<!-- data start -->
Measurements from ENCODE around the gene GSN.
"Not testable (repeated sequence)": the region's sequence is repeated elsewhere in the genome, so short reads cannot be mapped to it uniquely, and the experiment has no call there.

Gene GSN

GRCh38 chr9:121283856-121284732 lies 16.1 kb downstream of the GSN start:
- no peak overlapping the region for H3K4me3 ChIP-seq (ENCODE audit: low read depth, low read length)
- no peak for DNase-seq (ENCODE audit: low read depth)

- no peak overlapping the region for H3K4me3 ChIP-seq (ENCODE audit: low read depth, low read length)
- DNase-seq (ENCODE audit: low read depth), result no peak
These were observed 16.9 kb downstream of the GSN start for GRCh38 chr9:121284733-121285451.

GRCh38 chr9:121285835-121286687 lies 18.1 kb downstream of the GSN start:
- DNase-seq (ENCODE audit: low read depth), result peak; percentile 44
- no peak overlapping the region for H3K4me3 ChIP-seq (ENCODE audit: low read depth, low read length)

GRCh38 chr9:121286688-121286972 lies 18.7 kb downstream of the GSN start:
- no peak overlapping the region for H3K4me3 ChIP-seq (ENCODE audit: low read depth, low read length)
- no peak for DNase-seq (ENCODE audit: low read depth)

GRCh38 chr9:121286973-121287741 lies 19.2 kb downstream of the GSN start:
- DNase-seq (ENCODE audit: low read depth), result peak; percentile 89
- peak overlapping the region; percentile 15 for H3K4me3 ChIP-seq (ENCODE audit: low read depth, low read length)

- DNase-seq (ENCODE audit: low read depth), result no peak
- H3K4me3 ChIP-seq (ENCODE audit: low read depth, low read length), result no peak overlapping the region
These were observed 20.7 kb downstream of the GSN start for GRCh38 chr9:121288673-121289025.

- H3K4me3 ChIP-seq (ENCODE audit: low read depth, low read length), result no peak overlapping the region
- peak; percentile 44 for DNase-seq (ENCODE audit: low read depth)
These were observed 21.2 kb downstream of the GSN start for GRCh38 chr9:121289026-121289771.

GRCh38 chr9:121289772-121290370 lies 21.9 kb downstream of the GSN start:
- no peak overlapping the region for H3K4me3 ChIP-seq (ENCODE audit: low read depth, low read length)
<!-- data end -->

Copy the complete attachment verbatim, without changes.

Measurements from ENCODE around the gene GSN.
"Not testable (repeated sequence)": the region's sequence is repeated elsewhere in the genome, so short reads cannot be mapped to it uniquely, and the experiment has no call there.

Gene GSN

GRCh38 chr9:121283856-121284732 lies 16.1 kb downstream of the GSN start:
- no peak overlapping the region for H3K4me3 ChIP-seq (ENCODE audit: low read depth, low read length)
- no peak for DNase-seq (ENCODE audit: low read depth)

- no peak overlapping the region for H3K4me3 ChIP-seq (ENCODE audit: low read depth, low read length)
- DNase-seq (ENCODE audit: low read depth), result no peak
These were observed 16.9 kb downstream of the GSN start for GRCh38 chr9:121284733-121285451.

GRCh38 chr9:121285835-121286687 lies 18.1 kb downstream of the GSN start:
- DNase-seq (ENCODE audit: low read depth), result peak; percentile 44
- no peak overlapping the region for H3K4me3 ChIP-seq (ENCODE audit: low read depth, low read length)

GRCh38 chr9:121286688-121286972 lies 18.7 kb downstream of the GSN start:
- no peak overlapping the region for H3K4me3 ChIP-seq (ENCODE audit: low read depth, low read length)
- no peak for DNase-seq (ENCODE audit: low read depth)

GRCh38 chr9:121286973-121287741 lies 19.2 kb downstream of the GSN start:
- DNase-seq (ENCODE audit: low read depth), result peak; percentile 89
- peak overlapping the region; percentile 15 for H3K4me3 ChIP-seq (ENCODE audit: low read depth, low read length)

- DNase-seq (ENCODE audit: low read depth), result no peak
- H3K4me3 ChIP-seq (ENCODE audit: low read depth, low read length), result no peak overlapping the region
These were observed 20.7 kb downstream of the GSN start for GRCh38 chr9:121288673-121289025.

- H3K4me3 ChIP-seq (ENCODE audit: low read depth, low read length), result no peak overlapping the region
- peak; percentile 44 for DNase-seq (ENCODE audit: low read depth)
These were observed 21.2 kb downstream of the GSN start for GRCh38 chr9:121289026-121289771.

GRCh38 chr9:121289772-121290370 lies 21.9 kb downstream of the GSN start:
- no peak overlapping the region for H3K4me3 ChIP-seq (ENCODE audit: low read depth, low read length)